Road Type Total Trip
(km)
Average Data Count
Trip (km) Time (H:M:S) Speed (km/h)
Expressway 9,036.7 251.02 3:10:03 79.25 36
Intercity 1,593.1 22.13 0:26:20 50.41 72
In the end, 108 samples spanning a total distance of more than 10,600 km were chosen out of the 27,000 km total distance covered during the period. The real life driving conditions did still create some variability, but the trends were clearly present. I can now use this analysis to better plan for future trips.
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Annular Solar Eclipse of 2019

My Nikon P1000 was set up on the roof of the Marina Barrage along with other cameras and telescopes

An annular solar eclipse happening on the Boxing Day in Singapore sounded like a great excuse to have a year-end family trip there, so I acted on it. As expected, multiple venues across the city-state provided spots for people to view and photograph the phenomenon. I picked Marina Barrage as it would have longer totality and snacks.

My family arrived nearly two hours before the start, but a lot of equipment were already on the roof. Once our stuff was set up, my daughters saw the Sun through the handheld protective film or binoculars while I took photos in intervals.One thing that concerned me was the weather, as it was supposed to be cloudy with a chance of rain that day. While the sky was mostly clear during the early stages, clouds began to build up as we neared the totality.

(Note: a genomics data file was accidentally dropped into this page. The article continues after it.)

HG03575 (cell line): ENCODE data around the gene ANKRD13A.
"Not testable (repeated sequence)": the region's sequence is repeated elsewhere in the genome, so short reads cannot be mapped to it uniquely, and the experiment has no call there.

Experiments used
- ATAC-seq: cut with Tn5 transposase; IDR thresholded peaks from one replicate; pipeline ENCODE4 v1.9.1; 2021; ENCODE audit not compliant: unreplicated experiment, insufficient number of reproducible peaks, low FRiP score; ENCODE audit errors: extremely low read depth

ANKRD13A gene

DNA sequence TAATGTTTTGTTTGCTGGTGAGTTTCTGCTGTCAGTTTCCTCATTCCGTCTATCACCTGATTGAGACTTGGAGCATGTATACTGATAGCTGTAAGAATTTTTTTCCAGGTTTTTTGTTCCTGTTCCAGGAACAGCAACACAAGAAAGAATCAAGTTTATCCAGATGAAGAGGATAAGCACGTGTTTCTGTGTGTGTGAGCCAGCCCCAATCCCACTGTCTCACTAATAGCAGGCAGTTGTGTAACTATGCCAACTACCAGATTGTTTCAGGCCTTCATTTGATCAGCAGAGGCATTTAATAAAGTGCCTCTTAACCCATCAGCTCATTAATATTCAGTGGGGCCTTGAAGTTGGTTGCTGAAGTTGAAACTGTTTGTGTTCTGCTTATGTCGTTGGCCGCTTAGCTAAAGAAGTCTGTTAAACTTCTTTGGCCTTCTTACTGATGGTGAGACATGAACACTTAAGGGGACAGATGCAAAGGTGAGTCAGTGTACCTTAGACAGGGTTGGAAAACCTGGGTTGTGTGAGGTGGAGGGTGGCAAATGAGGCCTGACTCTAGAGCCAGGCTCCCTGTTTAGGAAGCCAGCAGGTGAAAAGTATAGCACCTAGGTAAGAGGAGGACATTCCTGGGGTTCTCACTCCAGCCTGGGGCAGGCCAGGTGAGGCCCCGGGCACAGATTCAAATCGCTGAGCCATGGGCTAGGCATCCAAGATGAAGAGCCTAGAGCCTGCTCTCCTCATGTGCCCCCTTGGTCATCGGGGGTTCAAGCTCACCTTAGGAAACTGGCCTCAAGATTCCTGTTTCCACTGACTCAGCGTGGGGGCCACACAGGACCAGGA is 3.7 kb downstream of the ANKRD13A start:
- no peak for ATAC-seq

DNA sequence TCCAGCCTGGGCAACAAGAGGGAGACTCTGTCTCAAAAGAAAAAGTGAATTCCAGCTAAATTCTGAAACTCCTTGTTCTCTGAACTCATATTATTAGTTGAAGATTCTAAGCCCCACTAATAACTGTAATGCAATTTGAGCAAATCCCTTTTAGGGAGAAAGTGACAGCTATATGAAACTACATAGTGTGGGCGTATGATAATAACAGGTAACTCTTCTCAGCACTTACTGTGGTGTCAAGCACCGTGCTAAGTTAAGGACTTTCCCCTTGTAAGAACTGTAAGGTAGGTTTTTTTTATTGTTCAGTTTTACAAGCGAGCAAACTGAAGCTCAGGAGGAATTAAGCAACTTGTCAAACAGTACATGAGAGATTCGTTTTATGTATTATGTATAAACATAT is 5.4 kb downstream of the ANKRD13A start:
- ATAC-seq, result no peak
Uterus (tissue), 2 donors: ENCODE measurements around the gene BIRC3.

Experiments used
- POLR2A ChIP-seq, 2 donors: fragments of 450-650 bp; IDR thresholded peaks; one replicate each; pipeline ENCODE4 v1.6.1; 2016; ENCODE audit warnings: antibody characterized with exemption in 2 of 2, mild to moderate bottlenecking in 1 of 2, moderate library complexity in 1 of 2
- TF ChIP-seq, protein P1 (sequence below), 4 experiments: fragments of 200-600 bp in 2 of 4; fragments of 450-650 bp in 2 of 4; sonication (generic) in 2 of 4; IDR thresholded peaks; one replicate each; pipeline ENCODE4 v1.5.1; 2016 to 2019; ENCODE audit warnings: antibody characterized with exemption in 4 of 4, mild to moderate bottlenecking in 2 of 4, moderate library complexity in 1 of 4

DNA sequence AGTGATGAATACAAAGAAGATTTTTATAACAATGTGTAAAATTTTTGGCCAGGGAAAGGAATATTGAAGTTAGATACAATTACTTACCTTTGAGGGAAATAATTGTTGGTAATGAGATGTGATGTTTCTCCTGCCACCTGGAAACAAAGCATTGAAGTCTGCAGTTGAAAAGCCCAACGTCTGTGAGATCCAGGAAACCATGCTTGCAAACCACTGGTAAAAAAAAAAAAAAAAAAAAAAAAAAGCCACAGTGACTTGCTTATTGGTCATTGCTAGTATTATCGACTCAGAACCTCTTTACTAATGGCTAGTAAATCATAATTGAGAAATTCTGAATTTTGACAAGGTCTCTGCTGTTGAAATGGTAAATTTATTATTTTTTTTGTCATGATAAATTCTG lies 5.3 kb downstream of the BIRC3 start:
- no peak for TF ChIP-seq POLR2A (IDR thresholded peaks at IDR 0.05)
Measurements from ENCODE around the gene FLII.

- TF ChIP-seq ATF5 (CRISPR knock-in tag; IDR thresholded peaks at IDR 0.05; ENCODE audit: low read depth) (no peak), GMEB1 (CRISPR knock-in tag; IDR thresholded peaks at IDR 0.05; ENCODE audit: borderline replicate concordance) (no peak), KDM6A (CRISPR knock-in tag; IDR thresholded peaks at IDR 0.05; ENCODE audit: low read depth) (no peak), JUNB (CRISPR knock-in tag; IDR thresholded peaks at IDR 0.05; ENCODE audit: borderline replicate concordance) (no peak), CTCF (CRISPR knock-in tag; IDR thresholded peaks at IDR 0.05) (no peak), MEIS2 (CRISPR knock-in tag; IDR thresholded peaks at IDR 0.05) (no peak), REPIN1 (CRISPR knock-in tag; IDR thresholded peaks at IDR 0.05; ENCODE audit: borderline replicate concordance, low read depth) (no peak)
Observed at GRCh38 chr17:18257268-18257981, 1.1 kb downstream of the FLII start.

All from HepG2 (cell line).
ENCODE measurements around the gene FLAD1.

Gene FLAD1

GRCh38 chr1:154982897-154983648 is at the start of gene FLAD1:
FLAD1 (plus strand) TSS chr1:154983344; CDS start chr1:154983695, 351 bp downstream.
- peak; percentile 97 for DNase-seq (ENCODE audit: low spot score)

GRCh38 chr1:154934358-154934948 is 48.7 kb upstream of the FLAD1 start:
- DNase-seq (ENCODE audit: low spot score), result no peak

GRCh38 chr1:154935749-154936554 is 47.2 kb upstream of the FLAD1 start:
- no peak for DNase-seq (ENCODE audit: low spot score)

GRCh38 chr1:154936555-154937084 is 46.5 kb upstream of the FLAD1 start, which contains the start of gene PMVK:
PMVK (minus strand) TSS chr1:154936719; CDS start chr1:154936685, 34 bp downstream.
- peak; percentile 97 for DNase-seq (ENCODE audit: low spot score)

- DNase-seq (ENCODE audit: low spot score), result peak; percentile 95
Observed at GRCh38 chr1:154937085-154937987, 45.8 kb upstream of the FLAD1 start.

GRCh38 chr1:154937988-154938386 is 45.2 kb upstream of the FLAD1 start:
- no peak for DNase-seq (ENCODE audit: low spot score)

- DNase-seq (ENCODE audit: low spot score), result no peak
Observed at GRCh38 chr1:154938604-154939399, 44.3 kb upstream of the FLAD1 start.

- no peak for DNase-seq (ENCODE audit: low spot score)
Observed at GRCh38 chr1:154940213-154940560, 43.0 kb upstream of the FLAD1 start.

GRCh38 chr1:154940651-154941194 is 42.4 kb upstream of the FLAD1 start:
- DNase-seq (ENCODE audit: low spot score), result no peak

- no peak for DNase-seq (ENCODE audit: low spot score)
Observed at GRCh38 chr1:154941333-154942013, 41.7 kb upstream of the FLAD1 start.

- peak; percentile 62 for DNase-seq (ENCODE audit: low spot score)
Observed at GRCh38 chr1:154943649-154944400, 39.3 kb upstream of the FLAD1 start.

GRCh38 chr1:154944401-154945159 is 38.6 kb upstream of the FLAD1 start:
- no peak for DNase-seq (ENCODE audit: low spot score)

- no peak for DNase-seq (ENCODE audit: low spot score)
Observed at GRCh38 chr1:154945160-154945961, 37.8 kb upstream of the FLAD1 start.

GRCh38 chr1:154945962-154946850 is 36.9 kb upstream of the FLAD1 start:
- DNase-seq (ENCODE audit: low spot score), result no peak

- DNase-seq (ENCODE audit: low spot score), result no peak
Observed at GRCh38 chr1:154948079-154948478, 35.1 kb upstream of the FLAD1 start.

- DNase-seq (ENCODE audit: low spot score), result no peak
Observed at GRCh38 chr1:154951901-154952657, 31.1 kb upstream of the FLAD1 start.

Progress of the solar eclipse observed in Singapore on December 26, 2019

The clouds were both a curse and a blessing. It became cumbersome to track and photograph the Sun through the camera on the tripod, since I needed to fiddle with the settings every now and then. But the clouds often became just thick enough for my iPhone to take the ongoing eclipse directly without any filters, letting me get these nice photos you see above. As a result, both the phone and the camera had their share of the action.

Celine was able to see the eclipse in the morning (left) but clouds obscured view in much of the afternoon (right)

The clouds that moved in about half way through the 2 minutes of totality created a breathtaking view - people could see the "ring" of Sun with naked eyes. That was quite an experience. Alas, the clouds blocking the Sun became thicker and more frequent after that, so they became much more annoying in the second half of the eclipse. I was getting a lot more gaps in the interval photos I was taking, so I finished my session about an hour early and went sightseeing around the Marina Bay with my family to much satisfaction.

Device: iPhone 11 Pro
Settings: 52mm - ISO 20-25 - 1/23810-1/564s - f/2.0
Filters: None
Time: 2019-12-26 12:09-14:25 UTC+8
Location: Marina South, Singapore